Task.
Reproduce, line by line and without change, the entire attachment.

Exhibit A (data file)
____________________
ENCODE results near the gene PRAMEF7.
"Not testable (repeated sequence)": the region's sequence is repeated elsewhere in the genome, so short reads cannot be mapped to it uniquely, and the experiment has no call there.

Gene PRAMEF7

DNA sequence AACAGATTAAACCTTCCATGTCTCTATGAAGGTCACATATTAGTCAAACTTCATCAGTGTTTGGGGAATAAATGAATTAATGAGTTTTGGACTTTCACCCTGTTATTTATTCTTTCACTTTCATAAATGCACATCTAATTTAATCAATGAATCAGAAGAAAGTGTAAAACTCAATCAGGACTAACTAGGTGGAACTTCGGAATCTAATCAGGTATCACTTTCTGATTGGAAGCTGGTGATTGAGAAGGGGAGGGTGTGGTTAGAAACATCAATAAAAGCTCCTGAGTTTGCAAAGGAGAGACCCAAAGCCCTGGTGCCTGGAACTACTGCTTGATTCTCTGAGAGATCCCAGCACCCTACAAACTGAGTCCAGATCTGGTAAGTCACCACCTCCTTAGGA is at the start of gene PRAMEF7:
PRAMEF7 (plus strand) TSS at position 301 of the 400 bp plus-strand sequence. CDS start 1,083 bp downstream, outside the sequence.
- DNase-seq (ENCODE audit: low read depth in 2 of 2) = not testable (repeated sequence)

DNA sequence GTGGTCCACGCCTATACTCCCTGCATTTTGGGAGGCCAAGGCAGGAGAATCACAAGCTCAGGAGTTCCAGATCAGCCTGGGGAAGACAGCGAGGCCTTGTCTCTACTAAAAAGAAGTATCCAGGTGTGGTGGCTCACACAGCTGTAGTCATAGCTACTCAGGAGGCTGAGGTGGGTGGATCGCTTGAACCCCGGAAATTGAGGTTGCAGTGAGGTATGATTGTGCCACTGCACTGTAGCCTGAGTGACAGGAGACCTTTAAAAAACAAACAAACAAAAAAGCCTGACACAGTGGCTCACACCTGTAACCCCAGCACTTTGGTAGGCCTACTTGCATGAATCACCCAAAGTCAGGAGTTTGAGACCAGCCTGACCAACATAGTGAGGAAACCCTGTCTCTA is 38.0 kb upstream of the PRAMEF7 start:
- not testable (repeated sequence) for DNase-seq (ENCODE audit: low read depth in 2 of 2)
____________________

ENCODE results near the gene PRAMEF7.
"Not testable (repeated sequence)": the region's sequence is repeated elsewhere in the genome, so short reads cannot be mapped to it uniquely, and the experiment has no call there.

Gene PRAMEF7

DNA sequence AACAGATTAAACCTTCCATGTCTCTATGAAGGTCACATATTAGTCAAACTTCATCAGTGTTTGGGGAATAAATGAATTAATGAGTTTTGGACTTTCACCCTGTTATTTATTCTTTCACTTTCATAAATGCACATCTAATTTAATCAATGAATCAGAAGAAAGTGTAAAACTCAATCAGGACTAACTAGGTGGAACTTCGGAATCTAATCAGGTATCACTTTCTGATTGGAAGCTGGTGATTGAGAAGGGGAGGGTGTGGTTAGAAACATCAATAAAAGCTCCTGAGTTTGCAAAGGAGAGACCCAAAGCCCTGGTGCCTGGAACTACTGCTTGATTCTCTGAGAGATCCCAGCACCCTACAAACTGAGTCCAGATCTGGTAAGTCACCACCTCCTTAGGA is at the start of gene PRAMEF7:
PRAMEF7 (plus strand) TSS at position 301 of the 400 bp plus-strand sequence. CDS start 1,083 bp downstream, outside the sequence.
- DNase-seq (ENCODE audit: low read depth in 2 of 2) = not testable (repeated sequence)

DNA sequence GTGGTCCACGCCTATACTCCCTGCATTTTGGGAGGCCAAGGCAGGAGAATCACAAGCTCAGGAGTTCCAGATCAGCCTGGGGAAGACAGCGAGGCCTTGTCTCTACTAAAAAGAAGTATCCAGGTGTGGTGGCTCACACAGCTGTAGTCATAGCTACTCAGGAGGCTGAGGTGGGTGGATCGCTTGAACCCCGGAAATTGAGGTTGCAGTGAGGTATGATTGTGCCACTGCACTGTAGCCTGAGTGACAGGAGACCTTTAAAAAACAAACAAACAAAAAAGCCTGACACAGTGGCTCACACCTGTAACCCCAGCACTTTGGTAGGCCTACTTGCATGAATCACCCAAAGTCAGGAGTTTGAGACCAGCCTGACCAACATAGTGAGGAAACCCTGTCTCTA is 38.0 kb upstream of the PRAMEF7 start:
- not testable (repeated sequence) for DNase-seq (ENCODE audit: low read depth in 2 of 2)